3. If our product isn’t competitive then maybe we should hold on to it until it is. Is it really worth giving the oil away at rock bottom prices to avoid finding other revenue streams? Selling it at a loss amounts to stealing from Alaskans to avoid stealing from Alaskans. Not very smart.

      • No. I’m ready for taxes now, before the fund gets drained. I’m willing to pay taxes to support an adequate level of government services. And I also believe this level of service will necessarily be higher per capita than other states because of Alaska’s isolation and difficulty encouraging economic development. To go a little further, since you asked, I want a chief executive that is going to run our government efficiently, based on service streams our elected officials have voted into law. I believe in cutting waste, not services; increasing efficiency, not voids; managing competently, not cutting rampantly.

        • That’s mighty gracious of you to support helping others and perhaps even yourself to some of my earnings, B.

          May I ask whether or not you’re riding the gravy train as an employee of one of these service providers, be it government or an NGO that relies on government handouts, or if you and/or your loved ones are recipients of one or more of these services that most rational folks who make a living in the private sector would call frivolous fat that should be slashed before the authorities reach further into some but not all pockets?

          Thanks, B. You’re special. ☺

      • Keep the lights on in government offices.

        But not in the homes that will be vacated by people in need of jobs moving out.

        Not in the homes where people have to choose between food and heat.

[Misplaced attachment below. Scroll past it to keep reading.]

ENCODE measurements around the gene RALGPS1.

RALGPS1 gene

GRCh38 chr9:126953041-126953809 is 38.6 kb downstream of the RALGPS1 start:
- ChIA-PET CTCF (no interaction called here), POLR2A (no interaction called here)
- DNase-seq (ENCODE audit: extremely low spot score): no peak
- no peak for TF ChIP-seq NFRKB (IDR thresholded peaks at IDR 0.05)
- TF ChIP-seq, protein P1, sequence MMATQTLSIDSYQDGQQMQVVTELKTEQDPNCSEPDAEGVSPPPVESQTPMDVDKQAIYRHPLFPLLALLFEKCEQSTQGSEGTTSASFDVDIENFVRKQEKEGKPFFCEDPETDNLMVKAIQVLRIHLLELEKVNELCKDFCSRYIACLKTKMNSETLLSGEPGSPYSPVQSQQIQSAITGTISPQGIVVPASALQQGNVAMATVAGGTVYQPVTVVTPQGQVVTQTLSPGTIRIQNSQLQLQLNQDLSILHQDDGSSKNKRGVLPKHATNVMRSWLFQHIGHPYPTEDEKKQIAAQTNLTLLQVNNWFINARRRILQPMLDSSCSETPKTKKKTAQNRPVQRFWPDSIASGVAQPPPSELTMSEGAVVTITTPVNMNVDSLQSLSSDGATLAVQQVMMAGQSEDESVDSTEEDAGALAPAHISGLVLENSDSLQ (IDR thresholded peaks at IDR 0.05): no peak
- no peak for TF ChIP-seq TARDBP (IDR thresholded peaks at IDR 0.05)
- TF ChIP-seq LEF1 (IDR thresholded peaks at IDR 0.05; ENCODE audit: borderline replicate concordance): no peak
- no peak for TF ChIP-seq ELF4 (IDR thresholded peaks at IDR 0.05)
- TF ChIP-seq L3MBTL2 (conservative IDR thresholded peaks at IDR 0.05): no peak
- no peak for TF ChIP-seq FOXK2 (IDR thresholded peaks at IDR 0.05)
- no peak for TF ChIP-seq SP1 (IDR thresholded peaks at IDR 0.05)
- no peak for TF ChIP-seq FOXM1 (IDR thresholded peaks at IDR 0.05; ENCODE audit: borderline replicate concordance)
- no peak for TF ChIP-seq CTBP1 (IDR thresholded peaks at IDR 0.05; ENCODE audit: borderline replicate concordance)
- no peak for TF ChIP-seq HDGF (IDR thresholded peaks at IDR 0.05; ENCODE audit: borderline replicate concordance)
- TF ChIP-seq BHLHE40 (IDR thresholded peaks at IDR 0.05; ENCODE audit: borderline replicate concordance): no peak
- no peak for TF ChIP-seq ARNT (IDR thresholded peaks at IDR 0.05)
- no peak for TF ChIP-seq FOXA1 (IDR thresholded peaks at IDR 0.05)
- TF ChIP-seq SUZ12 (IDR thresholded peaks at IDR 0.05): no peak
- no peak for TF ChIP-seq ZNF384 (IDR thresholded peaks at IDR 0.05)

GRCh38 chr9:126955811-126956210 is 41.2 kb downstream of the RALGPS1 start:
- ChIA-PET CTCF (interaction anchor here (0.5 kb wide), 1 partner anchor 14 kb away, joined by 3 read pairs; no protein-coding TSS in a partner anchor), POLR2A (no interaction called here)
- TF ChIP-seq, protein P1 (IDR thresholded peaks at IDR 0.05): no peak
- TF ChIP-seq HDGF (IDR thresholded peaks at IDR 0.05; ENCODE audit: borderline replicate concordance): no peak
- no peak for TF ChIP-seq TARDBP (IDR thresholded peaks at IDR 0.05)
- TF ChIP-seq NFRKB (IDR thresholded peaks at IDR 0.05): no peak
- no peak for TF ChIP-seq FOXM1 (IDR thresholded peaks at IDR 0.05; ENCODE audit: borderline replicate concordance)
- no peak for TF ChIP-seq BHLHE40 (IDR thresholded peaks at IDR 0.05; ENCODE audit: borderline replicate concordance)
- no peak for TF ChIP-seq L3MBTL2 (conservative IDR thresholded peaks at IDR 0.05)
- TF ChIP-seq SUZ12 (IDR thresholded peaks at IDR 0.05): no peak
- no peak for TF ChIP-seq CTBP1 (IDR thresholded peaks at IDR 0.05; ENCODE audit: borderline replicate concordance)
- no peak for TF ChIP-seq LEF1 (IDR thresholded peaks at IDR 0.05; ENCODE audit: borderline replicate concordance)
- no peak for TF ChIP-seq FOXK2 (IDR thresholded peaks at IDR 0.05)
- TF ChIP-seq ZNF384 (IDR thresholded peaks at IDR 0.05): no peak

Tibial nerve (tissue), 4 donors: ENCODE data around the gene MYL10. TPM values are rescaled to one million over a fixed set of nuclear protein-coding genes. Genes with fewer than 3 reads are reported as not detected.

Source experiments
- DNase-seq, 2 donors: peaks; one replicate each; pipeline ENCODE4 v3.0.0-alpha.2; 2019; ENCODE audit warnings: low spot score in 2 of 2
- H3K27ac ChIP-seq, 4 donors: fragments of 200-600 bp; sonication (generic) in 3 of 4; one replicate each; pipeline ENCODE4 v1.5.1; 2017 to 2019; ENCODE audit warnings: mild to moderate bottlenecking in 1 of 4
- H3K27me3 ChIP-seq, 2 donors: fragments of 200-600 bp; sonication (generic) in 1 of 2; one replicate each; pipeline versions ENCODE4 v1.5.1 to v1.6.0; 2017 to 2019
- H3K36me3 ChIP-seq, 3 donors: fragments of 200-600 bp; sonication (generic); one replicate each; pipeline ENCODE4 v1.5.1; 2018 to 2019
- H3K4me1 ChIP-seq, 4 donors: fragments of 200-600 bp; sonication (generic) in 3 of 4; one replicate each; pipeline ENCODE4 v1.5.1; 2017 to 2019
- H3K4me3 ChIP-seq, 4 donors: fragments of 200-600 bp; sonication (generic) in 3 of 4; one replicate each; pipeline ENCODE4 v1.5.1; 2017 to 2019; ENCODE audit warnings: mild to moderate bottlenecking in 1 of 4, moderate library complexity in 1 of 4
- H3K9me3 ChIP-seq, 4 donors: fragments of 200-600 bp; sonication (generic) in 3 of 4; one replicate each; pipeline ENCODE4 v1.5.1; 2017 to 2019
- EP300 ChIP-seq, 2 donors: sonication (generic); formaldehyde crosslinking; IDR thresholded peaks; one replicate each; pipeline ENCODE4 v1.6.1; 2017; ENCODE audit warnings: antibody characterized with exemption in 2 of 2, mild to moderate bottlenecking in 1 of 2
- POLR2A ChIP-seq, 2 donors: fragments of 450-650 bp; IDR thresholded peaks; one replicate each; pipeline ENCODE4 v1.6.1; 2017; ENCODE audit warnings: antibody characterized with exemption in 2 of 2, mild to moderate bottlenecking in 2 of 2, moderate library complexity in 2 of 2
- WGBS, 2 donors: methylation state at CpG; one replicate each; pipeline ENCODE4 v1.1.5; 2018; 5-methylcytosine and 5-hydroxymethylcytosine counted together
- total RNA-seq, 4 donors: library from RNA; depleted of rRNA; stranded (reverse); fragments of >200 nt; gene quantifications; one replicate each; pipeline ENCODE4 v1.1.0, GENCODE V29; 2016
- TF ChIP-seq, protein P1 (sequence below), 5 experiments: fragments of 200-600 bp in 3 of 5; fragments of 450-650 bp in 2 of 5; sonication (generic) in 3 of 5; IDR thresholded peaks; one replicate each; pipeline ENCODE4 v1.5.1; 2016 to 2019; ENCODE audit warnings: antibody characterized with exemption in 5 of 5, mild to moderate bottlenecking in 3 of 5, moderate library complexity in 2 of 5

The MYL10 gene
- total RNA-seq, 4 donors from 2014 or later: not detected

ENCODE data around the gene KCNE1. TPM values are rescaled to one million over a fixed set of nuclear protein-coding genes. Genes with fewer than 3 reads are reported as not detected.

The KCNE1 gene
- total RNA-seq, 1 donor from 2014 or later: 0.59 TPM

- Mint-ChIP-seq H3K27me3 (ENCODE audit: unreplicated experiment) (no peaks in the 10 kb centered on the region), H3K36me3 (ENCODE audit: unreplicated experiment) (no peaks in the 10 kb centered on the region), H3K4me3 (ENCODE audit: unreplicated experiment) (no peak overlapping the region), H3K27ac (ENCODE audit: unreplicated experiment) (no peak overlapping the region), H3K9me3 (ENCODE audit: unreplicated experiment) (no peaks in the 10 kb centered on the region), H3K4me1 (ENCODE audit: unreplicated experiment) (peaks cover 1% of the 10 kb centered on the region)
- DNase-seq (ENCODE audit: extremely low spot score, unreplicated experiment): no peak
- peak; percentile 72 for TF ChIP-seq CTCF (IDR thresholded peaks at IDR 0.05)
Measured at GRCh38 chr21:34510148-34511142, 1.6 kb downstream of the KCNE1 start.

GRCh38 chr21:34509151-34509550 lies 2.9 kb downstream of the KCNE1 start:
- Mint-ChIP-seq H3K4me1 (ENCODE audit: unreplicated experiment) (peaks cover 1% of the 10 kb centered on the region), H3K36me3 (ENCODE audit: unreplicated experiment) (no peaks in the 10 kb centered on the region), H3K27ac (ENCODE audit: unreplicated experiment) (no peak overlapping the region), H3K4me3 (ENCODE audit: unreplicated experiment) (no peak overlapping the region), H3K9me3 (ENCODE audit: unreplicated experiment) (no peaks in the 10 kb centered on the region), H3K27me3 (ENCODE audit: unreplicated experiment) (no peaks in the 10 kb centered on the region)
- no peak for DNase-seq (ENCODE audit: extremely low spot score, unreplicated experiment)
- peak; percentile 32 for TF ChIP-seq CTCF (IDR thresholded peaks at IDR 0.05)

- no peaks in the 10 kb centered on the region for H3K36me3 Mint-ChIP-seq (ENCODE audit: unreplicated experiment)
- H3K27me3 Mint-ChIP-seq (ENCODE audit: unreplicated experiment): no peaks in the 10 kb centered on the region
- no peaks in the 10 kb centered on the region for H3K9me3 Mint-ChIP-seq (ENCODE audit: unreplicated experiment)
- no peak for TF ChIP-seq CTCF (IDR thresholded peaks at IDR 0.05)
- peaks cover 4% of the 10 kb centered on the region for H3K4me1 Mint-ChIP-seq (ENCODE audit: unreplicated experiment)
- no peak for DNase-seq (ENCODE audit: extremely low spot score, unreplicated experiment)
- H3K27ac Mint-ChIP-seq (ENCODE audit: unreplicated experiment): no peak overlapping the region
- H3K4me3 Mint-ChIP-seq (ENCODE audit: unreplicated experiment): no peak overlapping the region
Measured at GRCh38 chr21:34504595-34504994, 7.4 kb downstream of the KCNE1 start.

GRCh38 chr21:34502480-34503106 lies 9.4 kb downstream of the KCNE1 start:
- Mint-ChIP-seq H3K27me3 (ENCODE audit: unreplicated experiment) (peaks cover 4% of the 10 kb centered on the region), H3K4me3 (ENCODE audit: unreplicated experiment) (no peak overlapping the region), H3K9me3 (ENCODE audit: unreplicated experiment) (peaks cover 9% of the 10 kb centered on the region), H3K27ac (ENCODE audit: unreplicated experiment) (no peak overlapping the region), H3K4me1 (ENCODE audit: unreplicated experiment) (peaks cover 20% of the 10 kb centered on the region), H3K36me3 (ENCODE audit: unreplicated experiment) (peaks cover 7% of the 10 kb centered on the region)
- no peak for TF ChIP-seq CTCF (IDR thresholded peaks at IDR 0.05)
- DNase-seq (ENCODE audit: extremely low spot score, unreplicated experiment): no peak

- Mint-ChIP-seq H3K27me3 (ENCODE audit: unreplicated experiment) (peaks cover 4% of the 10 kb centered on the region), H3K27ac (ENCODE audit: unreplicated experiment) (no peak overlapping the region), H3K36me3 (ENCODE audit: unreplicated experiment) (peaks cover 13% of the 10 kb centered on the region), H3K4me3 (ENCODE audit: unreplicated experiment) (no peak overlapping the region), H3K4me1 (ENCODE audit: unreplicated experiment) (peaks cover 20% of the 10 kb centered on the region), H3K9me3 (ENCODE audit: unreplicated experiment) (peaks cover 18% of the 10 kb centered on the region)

Amusing, though, that these who want to kill Alaska’s economy want to kilkl Alaskan jobs. Or maybe they’re all on the public teat?

        • What are you talking about? Do you think we can cut government down to nothing while at the same time facilitate growth in the business sector? You have to spend money to make money, RevBill. This stuff isn’t magic. Investment goes in, returns come out. Investment doesn’t go in, returns don’t come out. Basic.

        • Can’t speak for B, but yes, I “really DO believe that taxing businesses . . . causes our economy to grow!”
          It’s pretty basic stuff. Business A makes millions. You tax them, you spend that money on roads and new businesses set up on the side of the road. Business B is now able to ship goods to other states.
          Now business B makes a million dollars, we tax them, set up a university, people learn math and business C (google, microsoft, amazon) emerges.
          Why is it, do you think, that Norway has a stronger economy than AK? Alberta, CA? Is it because the taxes are lower? Could it be that the lower taxes = better economy is just cultish belief with little to no evidence to support it?
          Keep the faith, that cargo will come.

  4. The problem with Democrats Liberals Progressives is that the taxes they want just keep increasing. They never have enough because they use government money to line the pockets of there supporters.

  5. B and Adam
    Why don’t you take the lead and start paying taxes now — say 40 percent of your income sounds good to me . You both want it so bad, show up and pay it out like you preach. I doubt you will, as you just want my money to keep your jobs and/or benefits.

    • Because equality. Because the idea is that if we all lift together then the weight isn’t so great. Which is to say the motivation is just the opposite of selfishness.
      Ever gone in on a pizza? Chipped in for gas money? If so you probably have the answer to your question — what’s wrong with letting some people eat but not pay, what’s wrong some getting a free ride?
      Don’t get me wrong, if you can’t pay you can’t. I don’t think a tax should hit anyone making less than 40K — but if you can pay I don’t get why others are paying for your meal.
      Also, do you have an response to the point I made or are you just going to throw out new questions without answering any yourself?

      • So how about giving me a free ride with no end in sight. By the way, I am going to need a increase every years to keep up. I like free pizza. The government wastes more money than you make, so try fixing that problem first.